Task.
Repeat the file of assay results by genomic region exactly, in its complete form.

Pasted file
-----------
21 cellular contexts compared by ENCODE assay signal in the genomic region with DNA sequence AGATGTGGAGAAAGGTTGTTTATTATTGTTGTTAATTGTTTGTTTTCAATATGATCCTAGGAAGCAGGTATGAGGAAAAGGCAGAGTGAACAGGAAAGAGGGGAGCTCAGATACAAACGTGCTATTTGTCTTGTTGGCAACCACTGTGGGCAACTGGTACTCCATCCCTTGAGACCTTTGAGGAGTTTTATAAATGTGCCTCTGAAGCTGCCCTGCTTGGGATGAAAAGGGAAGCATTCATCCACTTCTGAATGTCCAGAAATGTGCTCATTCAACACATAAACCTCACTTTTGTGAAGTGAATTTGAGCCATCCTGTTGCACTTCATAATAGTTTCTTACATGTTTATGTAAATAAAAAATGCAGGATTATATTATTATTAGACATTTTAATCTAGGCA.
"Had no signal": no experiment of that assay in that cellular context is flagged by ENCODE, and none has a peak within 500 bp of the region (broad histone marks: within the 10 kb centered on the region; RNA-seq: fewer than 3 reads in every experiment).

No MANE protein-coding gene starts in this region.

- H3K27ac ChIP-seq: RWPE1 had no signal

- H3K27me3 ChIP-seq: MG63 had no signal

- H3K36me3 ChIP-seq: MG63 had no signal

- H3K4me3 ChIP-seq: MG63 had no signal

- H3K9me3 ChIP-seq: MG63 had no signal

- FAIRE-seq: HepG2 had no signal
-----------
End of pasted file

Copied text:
21 cellular contexts compared by ENCODE assay signal in the genomic region with DNA sequence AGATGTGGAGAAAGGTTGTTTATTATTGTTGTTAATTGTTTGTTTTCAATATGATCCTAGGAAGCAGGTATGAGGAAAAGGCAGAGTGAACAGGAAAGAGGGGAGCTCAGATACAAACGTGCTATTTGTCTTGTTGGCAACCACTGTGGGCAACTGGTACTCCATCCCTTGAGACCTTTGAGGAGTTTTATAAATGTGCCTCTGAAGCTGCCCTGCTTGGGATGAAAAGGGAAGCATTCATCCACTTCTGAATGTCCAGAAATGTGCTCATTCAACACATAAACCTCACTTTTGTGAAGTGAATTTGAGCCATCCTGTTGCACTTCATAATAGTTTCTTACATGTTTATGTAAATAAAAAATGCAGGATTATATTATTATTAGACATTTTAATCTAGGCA.
"Had no signal": no experiment of that assay in that cellular context is flagged by ENCODE, and none has a peak within 500 bp of the region (broad histone marks: within the 10 kb centered on the region; RNA-seq: fewer than 3 reads in every experiment).

No MANE protein-coding gene starts in this region.

- H3K27ac ChIP-seq: RWPE1 had no signal

- H3K27me3 ChIP-seq: MG63 had no signal

- H3K36me3 ChIP-seq: MG63 had no signal

- H3K4me3 ChIP-seq: MG63 had no signal

- H3K9me3 ChIP-seq: MG63 had no signal

- FAIRE-seq: HepG2 had no signal